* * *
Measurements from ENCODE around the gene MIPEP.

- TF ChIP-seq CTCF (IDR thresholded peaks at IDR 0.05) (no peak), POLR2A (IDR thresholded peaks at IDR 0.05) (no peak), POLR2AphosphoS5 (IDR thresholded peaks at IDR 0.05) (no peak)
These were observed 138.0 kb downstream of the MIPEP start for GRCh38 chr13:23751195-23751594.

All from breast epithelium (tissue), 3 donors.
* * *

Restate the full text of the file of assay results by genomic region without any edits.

Measurements from ENCODE around the gene MIPEP.

- TF ChIP-seq CTCF (IDR thresholded peaks at IDR 0.05) (no peak), POLR2A (IDR thresholded peaks at IDR 0.05) (no peak), POLR2AphosphoS5 (IDR thresholded peaks at IDR 0.05) (no peak)
These were observed 138.0 kb downstream of the MIPEP start for GRCh38 chr13:23751195-23751594.

All from breast epithelium (tissue), 3 donors.